Kenneth Branagh is in a new film, My Week With Marilyn, in which he plays his hero Laurence Olivier. Reviews so far have been enthusiastic and the audience at Bafta’s recent tribute series, Life in Pictures, were feeling that enthusiasm when the erudite Irishman spoke of playing the great English Actor. After more than 30 years in the cinema, he gratiously sat for the audience to talk about his stellar career.
The Saturday night crowd was warm and very receptive to the 51 year old Branagh, who took the praise and attention with a casual elegance. In fact nothing of Branagh’s screen performances was evident on stage. He spoke calmy and with much consideration, almost downplaying the event and its significance. Maybe it was the favourable response from the mature female element in the room which was more than palpable that kept the smartly gentlemen planted in his seat. Presenter Francine Stock’s body language on stage seemed to hint at something too, and why not Branagh is a smart, successful and handsome man.
I won’t kid you anymore I am not a Branagh fan. There is nothing in his work that has made me think wow, who is this guy. I will go out on a limb and say that he might not have much of an audience for anyone under 40. I mean sure anyone can see he has got something. I mean he is handsome, and replaying some of his earlier works one can see he some some quintessential romance to him in a terribly upper crust British sort of way. Particularly as he plays so many strong male roles such as Henry V and Hamlet. The man loves shakespeare. He loves the words and what the those words mean. He is the kind of man who can use a word like ‘atavistic’ in a casual and contemporary way. And that is what struck me most about the evening, Branagh does enjoy talking and he can describe things very well and without the animation I had pegged him with. The night in this regard was quiet a revelation.
Of the films that were showcased in honouring Branagh it was his role as Lee Simon in Woody Allen’s Celebrity (1998) which seemed to mark a clear transition from the Shakespearean Branagh to a Hollywood one. He recounts the story on how he came to the role after receiving a letter from Woody Allen himself. It said…
“Dear Kenneth Branagh, ….. please look at the part of Lee Simon. When I wrote this part, I knew that there was only one actor in the world who could play it. Alec Baldwin. And he’s not available. So I thought for a while about Mel Gibson, but in the end decided that you would be more correct.” That was his ringing endorsement [of me], followed by a wonderful line where he said: “Lee Simon is essentially a loser, but he is attractive to women, therefore no facial hair.”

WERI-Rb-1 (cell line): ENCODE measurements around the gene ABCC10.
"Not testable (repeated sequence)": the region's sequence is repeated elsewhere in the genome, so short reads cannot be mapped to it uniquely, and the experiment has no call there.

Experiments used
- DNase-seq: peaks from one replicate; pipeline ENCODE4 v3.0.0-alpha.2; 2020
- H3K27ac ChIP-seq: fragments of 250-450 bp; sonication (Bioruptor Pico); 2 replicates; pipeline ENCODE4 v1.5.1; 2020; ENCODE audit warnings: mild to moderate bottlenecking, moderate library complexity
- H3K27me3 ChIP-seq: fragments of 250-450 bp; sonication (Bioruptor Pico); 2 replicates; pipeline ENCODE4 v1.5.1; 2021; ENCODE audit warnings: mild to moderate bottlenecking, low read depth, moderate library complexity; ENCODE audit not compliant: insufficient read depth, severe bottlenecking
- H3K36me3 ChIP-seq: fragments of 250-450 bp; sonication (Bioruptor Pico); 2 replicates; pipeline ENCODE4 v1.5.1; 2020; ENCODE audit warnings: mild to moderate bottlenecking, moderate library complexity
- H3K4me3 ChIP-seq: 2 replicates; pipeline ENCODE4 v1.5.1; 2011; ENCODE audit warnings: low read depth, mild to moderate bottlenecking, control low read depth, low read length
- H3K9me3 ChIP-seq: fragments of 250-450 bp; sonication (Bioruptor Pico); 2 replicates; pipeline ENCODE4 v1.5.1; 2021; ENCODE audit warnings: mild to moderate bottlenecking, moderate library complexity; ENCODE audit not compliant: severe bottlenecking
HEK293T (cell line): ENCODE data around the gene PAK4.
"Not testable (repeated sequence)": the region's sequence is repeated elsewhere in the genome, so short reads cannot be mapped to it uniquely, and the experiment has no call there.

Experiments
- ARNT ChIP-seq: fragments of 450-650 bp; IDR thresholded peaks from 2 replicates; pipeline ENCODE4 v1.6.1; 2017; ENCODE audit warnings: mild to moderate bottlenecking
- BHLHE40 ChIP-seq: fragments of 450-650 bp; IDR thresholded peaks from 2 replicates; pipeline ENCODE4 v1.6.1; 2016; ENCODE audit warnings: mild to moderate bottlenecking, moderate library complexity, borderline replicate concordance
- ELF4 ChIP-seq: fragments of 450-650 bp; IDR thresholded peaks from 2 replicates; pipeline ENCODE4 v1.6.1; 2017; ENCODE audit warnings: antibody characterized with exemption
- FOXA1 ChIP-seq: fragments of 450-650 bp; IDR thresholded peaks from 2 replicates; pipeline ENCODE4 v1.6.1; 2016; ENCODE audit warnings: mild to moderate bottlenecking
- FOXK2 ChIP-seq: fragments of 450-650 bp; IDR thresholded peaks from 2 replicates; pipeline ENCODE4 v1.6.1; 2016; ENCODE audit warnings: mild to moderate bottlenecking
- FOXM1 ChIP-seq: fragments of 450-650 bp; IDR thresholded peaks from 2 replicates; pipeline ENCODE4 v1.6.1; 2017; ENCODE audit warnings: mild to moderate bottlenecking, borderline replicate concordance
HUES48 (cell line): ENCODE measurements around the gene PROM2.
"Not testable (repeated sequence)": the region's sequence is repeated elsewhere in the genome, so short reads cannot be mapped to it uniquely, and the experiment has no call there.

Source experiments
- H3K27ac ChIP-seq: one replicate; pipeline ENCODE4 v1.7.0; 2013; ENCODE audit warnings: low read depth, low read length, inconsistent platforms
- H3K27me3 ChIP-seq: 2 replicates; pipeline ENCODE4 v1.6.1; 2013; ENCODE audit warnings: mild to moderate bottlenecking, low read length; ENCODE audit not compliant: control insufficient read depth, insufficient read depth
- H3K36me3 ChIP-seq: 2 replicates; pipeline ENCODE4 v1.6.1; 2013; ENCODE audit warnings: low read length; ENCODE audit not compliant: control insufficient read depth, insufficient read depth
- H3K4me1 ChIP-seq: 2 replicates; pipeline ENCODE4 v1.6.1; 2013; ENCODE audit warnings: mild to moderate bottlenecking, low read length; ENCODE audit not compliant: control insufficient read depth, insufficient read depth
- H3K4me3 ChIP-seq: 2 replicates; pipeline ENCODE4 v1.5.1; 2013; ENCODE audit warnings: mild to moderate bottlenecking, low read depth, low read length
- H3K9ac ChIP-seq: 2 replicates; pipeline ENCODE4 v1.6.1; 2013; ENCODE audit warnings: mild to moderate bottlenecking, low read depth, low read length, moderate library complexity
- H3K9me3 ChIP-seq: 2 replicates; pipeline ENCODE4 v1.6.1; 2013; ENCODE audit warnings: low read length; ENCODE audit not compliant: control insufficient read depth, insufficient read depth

Maybe the idea of playing a loser was better on paper. Branagh was back to playing serious roles in no time. In reecent times he has carved a niche for himself in the role of the brooding Swedish detective Wallander for British TV. Of the interesting facets of the role Branagh declares, “he doesn’t have a series of things that particularly characterise him, except – one might say – misery, and in the first film of the new series, which is called An Event in Autumn, even I put the script down at the end of that one and went: Bloody hell, wow, that’s a tough time he has in that film.”
As proficient as he is in front of the camera, Kenneth Branagh has directed more than 12 films, his most recent effort Thor received a mixed critical response but was very positive at the box office. Which leads to one of the most anticipated films of the year My Week With Marilyn. Branagh was asked what was some of the aspects he concentrated on in the role of Olivier.
“The fun thing was to try to physically transform a bit. He didn’t have facial hair – he would have been well cast in a Woody Allen film – but he did have this wonderful square chin with a cleft in it. He didn’t have the large spots on his chin like I have, so we took those away, we put a prosthetic chin piece on, we gave me a bigger bottom lip – nice to have a bottom lip for once in my life!
I would listen to him, on headphones, give his dramatic reading of the Bible, which he does in its entirety. I just tried to find his voice, with that curious kind of lisp. He was one of those people who was very quiet when he wanted people’s attention – people would lean forward. He had complete command over his voice.
But Gielgud used to say of Olivier that it was sometimes hard to find the man himself, so it was interesting to play him at this moment – when he was exactly the same age as I am now – which was a kind of a midlife crisis moment for him, it seemed. That’s what he wrote of consequently. He was looking for Marilyn to renew him, to associate him with the new and the youthful and the vigorous and the sexy.”
Maybe Branagh will feel that sense of renewal with the youthful and the vigorous also, My Week With Marilyn is playing now in the UK.